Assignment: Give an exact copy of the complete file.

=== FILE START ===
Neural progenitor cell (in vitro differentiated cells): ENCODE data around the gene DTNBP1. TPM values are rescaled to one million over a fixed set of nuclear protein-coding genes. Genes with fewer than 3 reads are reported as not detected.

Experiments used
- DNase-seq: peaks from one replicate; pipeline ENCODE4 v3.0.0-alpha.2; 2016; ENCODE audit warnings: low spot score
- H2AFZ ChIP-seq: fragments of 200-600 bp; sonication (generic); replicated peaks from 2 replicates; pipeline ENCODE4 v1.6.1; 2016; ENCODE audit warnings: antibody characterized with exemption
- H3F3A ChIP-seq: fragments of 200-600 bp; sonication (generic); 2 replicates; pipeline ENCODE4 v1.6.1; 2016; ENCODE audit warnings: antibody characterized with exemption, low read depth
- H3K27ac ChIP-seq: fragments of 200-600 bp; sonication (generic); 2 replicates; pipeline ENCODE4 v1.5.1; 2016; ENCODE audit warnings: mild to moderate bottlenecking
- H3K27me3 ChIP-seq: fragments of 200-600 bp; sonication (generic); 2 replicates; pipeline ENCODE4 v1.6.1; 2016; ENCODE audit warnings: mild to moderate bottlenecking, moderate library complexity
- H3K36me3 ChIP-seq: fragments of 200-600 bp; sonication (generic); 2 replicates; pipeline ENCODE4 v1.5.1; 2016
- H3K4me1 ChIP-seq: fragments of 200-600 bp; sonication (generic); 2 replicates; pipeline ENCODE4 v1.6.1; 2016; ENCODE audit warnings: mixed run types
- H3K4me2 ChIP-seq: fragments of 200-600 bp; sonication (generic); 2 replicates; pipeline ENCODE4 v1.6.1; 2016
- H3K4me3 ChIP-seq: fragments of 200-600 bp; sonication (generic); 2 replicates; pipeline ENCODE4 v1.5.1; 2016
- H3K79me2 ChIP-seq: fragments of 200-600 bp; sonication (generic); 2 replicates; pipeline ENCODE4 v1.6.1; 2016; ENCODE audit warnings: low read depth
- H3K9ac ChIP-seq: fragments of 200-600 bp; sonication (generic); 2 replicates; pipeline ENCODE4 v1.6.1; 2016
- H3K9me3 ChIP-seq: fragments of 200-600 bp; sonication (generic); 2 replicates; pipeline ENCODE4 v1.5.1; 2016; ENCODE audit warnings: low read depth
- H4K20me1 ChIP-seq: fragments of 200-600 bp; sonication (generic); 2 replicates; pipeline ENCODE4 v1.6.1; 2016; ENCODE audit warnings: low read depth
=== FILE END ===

Neural progenitor cell (in vitro differentiated cells): ENCODE data around the gene DTNBP1. TPM values are rescaled to one million over a fixed set of nuclear protein-coding genes. Genes with fewer than 3 reads are reported as not detected.

Experiments used
- DNase-seq: peaks from one replicate; pipeline ENCODE4 v3.0.0-alpha.2; 2016; ENCODE audit warnings: low spot score
- H2AFZ ChIP-seq: fragments of 200-600 bp; sonication (generic); replicated peaks from 2 replicates; pipeline ENCODE4 v1.6.1; 2016; ENCODE audit warnings: antibody characterized with exemption
- H3F3A ChIP-seq: fragments of 200-600 bp; sonication (generic); 2 replicates; pipeline ENCODE4 v1.6.1; 2016; ENCODE audit warnings: antibody characterized with exemption, low read depth
- H3K27ac ChIP-seq: fragments of 200-600 bp; sonication (generic); 2 replicates; pipeline ENCODE4 v1.5.1; 2016; ENCODE audit warnings: mild to moderate bottlenecking
- H3K27me3 ChIP-seq: fragments of 200-600 bp; sonication (generic); 2 replicates; pipeline ENCODE4 v1.6.1; 2016; ENCODE audit warnings: mild to moderate bottlenecking, moderate library complexity
- H3K36me3 ChIP-seq: fragments of 200-600 bp; sonication (generic); 2 replicates; pipeline ENCODE4 v1.5.1; 2016
- H3K4me1 ChIP-seq: fragments of 200-600 bp; sonication (generic); 2 replicates; pipeline ENCODE4 v1.6.1; 2016; ENCODE audit warnings: mixed run types
- H3K4me2 ChIP-seq: fragments of 200-600 bp; sonication (generic); 2 replicates; pipeline ENCODE4 v1.6.1; 2016
- H3K4me3 ChIP-seq: fragments of 200-600 bp; sonication (generic); 2 replicates; pipeline ENCODE4 v1.5.1; 2016
- H3K79me2 ChIP-seq: fragments of 200-600 bp; sonication (generic); 2 replicates; pipeline ENCODE4 v1.6.1; 2016; ENCODE audit warnings: low read depth
- H3K9ac ChIP-seq: fragments of 200-600 bp; sonication (generic); 2 replicates; pipeline ENCODE4 v1.6.1; 2016
- H3K9me3 ChIP-seq: fragments of 200-600 bp; sonication (generic); 2 replicates; pipeline ENCODE4 v1.5.1; 2016; ENCODE audit warnings: low read depth
- H4K20me1 ChIP-seq: fragments of 200-600 bp; sonication (generic); 2 replicates; pipeline ENCODE4 v1.6.1; 2016; ENCODE audit warnings: low read depth